Ah, pesto! We can thank the Italians for this simple, savory sauce. The traditional version, classic “Pesto Genovese” (recipe below), is so easy to make and has only five ingredients: basil, pine nuts, garlic, olive oil, and parmesan cheese.
There’s no better time to make pesto than when your garden is overproducing herbs at the end of summer. Of course, pesto is delightful anytime! But buying herbs in large quantities at the supermarket off-season can get expensive. So take advantage of those garden herbs now, when they’re practically free! Pesto is a great way to preserve your herbs, too, so you can enjoy them long after your garden has stopped producing. The homemade kind keeps about two weeks in the refrigerator and can be frozen for up to four months.
How to Use Pesto
Pesto is exquisite tossed with pasta, dolloped on steamed veggies, folded into mashed potatoes (or tossed with boiled or roasted new potatoes), mixed into cannellini beans as a side dish, spread on a sandwich, blended into dips, baked into bread, spooned into a baked potato, stirred into soup, mixed into dressings, or smeared on bruschetta. Get the idea? You can even use it as a substitute for tomato sauce on homemade pizza (go easy) or as a marinade, sauce, or condiment for meats. The possibilities are practically endless. Some folks even stir some pesto into their pancake batter for breakfast. Really, they do!
Modern Variations on a Classic Recipe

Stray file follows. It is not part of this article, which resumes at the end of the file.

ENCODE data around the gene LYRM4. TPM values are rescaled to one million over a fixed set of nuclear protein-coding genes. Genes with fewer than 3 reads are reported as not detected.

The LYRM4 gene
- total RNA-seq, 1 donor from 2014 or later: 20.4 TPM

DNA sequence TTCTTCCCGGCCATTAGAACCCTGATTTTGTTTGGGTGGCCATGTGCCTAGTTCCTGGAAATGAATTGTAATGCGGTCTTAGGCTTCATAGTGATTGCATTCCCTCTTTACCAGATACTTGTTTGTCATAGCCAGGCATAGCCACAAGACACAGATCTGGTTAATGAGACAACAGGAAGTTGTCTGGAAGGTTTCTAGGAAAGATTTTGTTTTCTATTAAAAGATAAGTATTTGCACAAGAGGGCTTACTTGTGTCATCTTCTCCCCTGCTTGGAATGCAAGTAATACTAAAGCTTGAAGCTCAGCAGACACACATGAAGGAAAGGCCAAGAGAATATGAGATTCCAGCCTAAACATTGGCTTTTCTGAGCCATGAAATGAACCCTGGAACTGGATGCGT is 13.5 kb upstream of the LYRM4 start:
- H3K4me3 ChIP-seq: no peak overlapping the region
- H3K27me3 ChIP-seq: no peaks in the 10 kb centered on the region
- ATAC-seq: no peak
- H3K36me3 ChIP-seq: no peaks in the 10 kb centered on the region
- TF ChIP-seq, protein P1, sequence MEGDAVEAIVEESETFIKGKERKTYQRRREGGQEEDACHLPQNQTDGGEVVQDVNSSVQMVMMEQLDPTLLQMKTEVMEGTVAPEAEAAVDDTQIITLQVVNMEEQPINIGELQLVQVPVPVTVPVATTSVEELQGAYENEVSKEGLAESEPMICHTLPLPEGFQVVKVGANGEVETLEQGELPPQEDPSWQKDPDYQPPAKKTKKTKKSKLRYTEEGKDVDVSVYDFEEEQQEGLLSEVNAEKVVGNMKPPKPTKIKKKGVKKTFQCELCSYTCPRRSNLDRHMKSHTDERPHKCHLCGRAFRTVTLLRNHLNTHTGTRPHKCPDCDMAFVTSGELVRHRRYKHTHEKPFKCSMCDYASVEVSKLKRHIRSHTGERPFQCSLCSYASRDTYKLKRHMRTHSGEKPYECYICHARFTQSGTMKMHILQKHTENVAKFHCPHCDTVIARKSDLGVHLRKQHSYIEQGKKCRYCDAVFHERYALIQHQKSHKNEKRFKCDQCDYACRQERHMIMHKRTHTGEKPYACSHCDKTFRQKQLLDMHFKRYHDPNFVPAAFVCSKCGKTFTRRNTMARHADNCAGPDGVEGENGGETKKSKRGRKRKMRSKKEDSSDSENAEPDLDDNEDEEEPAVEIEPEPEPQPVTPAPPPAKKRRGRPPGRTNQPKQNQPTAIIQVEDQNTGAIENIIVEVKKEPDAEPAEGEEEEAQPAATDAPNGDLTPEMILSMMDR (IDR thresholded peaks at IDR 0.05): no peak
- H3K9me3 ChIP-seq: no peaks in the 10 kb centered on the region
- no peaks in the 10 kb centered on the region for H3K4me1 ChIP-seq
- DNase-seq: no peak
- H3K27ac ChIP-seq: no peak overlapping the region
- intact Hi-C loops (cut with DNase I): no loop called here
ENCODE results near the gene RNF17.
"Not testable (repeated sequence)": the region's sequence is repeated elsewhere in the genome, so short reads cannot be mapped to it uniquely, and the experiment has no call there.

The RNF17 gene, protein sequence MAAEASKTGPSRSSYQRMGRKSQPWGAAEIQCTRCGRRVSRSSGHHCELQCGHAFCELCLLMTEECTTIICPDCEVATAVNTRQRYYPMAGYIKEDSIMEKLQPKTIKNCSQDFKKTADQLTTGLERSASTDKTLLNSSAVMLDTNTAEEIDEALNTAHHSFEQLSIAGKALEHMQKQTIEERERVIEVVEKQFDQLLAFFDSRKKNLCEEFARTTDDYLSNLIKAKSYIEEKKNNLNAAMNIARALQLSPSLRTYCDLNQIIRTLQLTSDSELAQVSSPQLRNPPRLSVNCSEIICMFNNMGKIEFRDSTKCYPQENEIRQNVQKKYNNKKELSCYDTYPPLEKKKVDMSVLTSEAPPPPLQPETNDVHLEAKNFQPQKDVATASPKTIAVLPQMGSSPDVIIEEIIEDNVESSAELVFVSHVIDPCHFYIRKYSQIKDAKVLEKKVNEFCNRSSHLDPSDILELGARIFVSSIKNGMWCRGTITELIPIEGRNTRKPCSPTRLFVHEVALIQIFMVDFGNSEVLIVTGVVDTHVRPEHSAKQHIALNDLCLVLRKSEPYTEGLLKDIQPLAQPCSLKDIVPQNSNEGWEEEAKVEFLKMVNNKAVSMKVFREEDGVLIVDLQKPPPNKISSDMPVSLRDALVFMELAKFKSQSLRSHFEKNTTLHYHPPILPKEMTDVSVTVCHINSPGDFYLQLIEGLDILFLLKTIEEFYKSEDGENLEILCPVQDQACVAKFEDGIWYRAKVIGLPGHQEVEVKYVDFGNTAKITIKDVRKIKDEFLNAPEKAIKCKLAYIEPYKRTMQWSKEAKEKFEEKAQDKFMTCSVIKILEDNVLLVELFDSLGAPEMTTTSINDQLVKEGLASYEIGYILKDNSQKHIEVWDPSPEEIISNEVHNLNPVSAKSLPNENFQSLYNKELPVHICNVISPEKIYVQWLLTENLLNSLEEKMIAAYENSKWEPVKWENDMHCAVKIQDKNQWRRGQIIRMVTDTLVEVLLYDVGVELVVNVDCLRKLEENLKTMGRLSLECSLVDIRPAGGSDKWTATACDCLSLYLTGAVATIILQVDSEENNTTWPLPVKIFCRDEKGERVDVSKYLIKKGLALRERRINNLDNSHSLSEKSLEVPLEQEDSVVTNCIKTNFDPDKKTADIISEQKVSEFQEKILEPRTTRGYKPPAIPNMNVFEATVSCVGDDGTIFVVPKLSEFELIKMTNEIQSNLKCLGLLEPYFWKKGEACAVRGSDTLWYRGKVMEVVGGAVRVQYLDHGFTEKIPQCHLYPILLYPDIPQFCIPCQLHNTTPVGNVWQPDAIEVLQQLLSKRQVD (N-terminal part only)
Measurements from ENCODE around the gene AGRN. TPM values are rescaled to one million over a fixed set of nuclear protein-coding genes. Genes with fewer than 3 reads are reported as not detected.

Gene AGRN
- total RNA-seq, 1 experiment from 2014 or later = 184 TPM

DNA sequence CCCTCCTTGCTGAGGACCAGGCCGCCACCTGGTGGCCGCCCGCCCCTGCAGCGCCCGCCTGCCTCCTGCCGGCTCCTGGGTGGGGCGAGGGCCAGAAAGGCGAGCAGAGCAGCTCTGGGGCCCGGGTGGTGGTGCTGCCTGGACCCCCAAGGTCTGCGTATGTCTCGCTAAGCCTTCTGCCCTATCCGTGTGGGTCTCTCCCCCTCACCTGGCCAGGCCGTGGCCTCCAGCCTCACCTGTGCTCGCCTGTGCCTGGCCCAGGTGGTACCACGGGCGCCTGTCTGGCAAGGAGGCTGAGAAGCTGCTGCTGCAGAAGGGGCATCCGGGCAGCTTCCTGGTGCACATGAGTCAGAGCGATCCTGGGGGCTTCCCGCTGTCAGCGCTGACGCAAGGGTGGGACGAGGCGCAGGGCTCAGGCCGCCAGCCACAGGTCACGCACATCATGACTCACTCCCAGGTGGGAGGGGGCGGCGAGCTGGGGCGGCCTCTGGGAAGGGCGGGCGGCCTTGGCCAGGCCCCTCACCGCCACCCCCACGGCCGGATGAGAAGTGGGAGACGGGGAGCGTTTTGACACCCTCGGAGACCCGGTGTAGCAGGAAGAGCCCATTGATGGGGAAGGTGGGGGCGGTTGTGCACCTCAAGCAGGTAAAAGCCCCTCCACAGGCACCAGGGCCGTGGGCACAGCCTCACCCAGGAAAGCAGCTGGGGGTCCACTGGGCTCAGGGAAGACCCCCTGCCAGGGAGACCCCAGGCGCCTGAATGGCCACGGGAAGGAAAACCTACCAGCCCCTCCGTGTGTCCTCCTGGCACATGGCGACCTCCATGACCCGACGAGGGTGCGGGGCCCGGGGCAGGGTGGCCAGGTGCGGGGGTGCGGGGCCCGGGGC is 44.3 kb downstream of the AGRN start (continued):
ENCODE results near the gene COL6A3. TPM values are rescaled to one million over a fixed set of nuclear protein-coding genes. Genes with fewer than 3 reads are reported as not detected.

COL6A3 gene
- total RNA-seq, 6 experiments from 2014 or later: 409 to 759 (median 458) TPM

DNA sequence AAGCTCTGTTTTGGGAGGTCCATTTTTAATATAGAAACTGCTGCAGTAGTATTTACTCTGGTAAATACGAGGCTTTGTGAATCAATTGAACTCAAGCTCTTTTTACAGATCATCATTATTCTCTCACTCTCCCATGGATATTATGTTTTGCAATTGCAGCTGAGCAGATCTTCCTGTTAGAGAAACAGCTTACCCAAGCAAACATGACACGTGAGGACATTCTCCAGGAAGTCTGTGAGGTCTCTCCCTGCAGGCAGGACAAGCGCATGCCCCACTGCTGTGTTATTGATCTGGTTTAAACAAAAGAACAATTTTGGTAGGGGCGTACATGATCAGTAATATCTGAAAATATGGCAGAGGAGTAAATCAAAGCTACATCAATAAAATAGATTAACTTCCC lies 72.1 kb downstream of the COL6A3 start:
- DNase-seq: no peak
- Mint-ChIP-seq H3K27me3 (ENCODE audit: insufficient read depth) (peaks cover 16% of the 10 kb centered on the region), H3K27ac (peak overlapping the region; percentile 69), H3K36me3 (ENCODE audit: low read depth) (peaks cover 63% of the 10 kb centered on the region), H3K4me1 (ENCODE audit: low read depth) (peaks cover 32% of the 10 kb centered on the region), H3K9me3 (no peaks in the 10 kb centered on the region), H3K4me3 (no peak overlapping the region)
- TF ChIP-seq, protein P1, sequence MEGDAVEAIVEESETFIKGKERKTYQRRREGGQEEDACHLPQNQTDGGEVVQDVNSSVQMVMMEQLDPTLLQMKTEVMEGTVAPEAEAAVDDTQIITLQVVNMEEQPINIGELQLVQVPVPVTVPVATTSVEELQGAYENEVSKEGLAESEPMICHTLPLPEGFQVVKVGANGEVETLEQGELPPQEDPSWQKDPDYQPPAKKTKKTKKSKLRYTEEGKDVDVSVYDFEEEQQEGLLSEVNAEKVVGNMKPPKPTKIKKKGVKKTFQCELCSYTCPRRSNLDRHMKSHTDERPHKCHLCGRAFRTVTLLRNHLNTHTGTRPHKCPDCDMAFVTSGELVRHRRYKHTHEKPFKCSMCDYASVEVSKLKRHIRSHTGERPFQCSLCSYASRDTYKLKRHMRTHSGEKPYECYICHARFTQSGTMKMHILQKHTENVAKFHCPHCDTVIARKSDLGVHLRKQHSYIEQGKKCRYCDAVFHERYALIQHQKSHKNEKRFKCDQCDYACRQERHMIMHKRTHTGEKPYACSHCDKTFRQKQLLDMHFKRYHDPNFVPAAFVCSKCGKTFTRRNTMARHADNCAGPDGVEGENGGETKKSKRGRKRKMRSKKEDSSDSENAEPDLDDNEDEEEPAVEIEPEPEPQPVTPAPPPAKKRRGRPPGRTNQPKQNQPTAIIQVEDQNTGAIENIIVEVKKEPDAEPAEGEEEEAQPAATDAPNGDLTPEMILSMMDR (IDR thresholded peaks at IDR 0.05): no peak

Over the years, the traditional recipe for classic pesto Genovese has evolved to highlight the flavors of herbs other than basil. Modern chefs often start with a base of individual herbs like cilantro, dill, parsley, or mint; or, even use greens, like arugula or spinach. Sometimes, they combine milder herbs, like basil, with small amounts of intensely flavored herbs, like oregano or rosemary. Because the traditional recipe for pesto is very flexible and forgiving, it encourages experimentation. Getting creative might make the purists sneer, but who cares, right?
It’s common to replace the pine nuts (a relatively pricey ingredient) with more budget-friendly nuts, like walnuts, cashews, or even sunflower seeds. You can also change up the flavor of your pesto by trying varying grades of olive oil, or oils from different parts of the world. Some are stronger, others are fruitier, and yet others have a peppery bite. The flavors are as diverse as the regions they come from. It’s staggering to think of all the different types of olive oils available today!
Always use the best quality ingredients you can find (or afford). For example, instead of using some generic brand of parmesan cheese that comes in a can, look for genuine Parmigiano-Reggiano. Ideally, buy a block of cheese that you can grate yourself, so you’ll know it’s as fresh as possible. There’s no rule that says you’re limited to parmesan. You can choose any dry, aged cheese that has a rich, strong flavor.
A Traditional Variation: Red Pesto
Believe it or not, classic pesto Genovese has one variation that won’t break tradition! It’s called “red pesto” and you make it by cutting back a bit on the herbs and adding sun dried tomatoes (or both sun dried tomatoes and red peppers).
How to Make Your Own Pesto
If you use our recipe exactly as written, you will make a classic pesto Genovese that’s out of this world! But if you’re a confident home chef, or just feeling a bit adventurous, why not improvise? Go ahead and try some of the substitutions we talked about above, using our recipe as a template. Good luck, and have fun!
In the comments section at the very bottom of this page, let us know what changes you made to our recipe, and how your creation turned out. We can’t wait to hear from you!
Authored by: Anna Paige
(c) 2016 Homesteader’s Supply